How to Handle Failure and Loss

July 28, 2015 our sweet black Scottish terrier, Maggie, slipped through the fence and was gone…forever. She was a hunter and loved to chase jackrabbits. That’s all it would have taken. We scoured the property and the surrounding desert. We left her bed and a dish of water at the place someone said they saw her. We took her picture to all of the neighbors, local businesses, and the post office. We checked in with the animal shelter day after day, but she was gone.

maggie-and-molly
Maggie (left) and Molly (right)

If you love a dog you understand what we’re going through. You’d think we’d be over it by now. After all, it wasn’t a child (thank God). We still look for her and can almost see her trotting back proudly from dispatching a jackrabbit, her tail in the air and her pink tongue hanging out. We think of her every day when we feed Molly, our little white dog. Yesterday, we talked again, Karon and I, about how much we still miss Maggie. As an experiment, I called Maggie’s name. Molly immediately jumped down from my lap and looked in every corner of the yard and then in the house. She misses her too.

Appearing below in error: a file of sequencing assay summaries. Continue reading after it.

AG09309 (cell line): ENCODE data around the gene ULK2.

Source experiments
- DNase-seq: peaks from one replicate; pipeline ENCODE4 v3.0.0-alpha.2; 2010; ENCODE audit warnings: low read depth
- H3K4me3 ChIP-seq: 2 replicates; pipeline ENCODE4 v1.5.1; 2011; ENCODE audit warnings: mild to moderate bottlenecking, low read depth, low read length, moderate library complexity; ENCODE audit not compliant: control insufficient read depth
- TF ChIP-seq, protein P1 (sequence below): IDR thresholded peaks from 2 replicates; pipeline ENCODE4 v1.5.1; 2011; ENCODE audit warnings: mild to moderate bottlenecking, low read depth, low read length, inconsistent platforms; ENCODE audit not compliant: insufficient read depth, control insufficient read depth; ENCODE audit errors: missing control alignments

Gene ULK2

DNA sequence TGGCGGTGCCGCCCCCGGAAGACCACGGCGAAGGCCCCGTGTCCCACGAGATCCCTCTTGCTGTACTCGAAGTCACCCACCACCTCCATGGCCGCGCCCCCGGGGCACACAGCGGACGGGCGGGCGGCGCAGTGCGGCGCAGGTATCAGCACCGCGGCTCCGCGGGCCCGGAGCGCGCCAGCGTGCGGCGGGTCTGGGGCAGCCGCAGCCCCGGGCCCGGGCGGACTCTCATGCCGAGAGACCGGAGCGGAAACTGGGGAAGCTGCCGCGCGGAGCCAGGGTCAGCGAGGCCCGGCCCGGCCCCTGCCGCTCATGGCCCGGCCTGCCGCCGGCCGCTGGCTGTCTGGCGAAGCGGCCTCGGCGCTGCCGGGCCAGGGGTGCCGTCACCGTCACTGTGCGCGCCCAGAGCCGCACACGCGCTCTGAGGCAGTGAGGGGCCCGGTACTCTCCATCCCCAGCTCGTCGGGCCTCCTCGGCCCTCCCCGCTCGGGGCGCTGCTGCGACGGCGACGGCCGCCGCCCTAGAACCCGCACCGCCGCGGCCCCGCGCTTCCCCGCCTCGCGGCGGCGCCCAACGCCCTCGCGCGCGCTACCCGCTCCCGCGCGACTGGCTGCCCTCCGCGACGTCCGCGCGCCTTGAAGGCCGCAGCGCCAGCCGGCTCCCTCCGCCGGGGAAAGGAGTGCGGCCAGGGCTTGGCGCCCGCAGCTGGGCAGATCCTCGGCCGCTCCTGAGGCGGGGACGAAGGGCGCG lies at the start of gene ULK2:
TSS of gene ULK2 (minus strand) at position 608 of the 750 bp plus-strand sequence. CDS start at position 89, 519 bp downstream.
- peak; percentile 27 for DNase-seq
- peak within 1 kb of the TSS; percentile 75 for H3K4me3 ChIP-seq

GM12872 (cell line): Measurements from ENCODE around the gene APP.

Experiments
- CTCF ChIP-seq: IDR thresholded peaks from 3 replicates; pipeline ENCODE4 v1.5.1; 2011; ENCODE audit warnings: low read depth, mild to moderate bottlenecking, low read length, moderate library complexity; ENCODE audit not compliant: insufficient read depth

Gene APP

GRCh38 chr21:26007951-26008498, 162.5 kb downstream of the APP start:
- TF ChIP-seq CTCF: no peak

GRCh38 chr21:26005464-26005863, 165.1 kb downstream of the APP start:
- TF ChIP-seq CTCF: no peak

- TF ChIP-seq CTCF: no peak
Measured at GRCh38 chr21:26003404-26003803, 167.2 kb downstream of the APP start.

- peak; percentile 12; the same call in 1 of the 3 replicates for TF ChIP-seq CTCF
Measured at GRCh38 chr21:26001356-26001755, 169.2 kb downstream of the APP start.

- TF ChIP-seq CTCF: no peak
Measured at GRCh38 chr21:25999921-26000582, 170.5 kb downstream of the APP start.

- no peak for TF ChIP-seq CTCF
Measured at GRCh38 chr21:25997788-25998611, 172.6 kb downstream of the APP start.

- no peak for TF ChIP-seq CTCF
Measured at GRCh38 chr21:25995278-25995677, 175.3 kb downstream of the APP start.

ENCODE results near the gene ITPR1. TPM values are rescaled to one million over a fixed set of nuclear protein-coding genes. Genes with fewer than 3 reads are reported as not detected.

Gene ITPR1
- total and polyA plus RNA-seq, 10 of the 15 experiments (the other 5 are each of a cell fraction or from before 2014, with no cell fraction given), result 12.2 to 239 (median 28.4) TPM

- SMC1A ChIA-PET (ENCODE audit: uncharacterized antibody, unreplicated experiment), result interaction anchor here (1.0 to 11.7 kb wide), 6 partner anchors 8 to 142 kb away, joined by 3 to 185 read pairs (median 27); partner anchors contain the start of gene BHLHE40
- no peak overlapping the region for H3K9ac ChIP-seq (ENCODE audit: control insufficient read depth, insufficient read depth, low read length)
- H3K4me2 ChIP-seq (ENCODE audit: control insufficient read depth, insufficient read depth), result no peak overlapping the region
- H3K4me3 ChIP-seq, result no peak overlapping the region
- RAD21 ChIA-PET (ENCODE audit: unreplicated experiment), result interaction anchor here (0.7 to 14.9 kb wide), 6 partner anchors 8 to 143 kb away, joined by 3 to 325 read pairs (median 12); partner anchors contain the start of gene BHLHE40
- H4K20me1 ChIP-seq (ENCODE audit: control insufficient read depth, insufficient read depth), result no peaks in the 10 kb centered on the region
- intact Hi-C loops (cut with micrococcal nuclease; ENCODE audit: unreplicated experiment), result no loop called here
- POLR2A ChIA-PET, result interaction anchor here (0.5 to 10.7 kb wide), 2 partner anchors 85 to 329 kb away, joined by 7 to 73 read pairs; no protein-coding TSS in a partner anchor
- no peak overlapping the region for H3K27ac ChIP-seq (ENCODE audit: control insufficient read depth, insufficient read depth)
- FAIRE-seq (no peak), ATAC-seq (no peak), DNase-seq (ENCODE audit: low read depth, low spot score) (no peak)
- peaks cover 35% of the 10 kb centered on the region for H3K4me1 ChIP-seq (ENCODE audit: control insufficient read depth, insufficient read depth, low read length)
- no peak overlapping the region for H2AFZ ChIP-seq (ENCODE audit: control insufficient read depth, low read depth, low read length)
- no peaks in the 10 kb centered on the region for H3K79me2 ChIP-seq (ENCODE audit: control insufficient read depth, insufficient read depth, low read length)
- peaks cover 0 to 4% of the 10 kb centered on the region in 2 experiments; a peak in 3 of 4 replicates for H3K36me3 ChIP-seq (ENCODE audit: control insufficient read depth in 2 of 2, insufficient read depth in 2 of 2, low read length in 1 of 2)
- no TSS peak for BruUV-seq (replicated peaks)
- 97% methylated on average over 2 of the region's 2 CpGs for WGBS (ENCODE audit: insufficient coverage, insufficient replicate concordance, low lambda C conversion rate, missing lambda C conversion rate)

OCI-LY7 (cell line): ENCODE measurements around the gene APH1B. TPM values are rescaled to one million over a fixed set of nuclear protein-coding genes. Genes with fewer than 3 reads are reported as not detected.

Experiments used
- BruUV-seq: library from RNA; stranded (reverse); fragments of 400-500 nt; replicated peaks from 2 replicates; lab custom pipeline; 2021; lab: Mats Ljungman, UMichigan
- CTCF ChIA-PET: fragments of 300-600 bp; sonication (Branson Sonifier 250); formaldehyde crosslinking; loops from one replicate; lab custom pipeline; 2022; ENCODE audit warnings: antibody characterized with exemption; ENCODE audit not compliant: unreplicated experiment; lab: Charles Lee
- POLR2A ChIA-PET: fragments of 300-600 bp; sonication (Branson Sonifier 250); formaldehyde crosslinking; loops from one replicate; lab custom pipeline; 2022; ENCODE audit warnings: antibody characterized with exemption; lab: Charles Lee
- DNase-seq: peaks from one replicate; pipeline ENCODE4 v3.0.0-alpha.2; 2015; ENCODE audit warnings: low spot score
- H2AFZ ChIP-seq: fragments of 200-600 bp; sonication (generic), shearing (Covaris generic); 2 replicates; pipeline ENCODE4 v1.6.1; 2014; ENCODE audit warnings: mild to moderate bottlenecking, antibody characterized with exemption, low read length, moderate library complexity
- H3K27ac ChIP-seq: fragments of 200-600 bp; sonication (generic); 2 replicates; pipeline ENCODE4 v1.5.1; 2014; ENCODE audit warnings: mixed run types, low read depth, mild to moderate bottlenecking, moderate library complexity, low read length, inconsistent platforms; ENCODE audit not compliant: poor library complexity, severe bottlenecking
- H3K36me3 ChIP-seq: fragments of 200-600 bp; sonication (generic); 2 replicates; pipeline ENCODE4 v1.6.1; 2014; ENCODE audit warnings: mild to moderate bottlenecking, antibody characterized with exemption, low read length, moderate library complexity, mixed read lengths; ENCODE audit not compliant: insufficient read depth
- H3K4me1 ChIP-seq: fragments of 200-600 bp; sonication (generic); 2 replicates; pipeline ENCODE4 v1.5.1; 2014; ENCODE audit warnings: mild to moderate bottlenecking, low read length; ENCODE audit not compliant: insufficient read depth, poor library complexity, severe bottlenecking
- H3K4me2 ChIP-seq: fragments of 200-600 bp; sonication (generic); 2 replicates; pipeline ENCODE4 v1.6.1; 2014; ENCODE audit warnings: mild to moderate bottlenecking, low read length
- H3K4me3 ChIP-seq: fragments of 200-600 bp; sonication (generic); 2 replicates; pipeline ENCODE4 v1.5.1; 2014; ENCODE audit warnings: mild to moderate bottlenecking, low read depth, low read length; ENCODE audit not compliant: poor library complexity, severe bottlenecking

I don’t think we’ll get over it.

Every loss is significant.

Mom and Dad lived into their nineties. Dad died at 93. Mom lived until 97. They lived wonderful lives and were citizens of the world, missionaries to the Caribbean and equatorial Africa. If you’ve read my other blogs, you know that as I grew older abandonment issues and many other things distanced me from them emotionally to the extent that when they died, my overwhelming feeling was relief.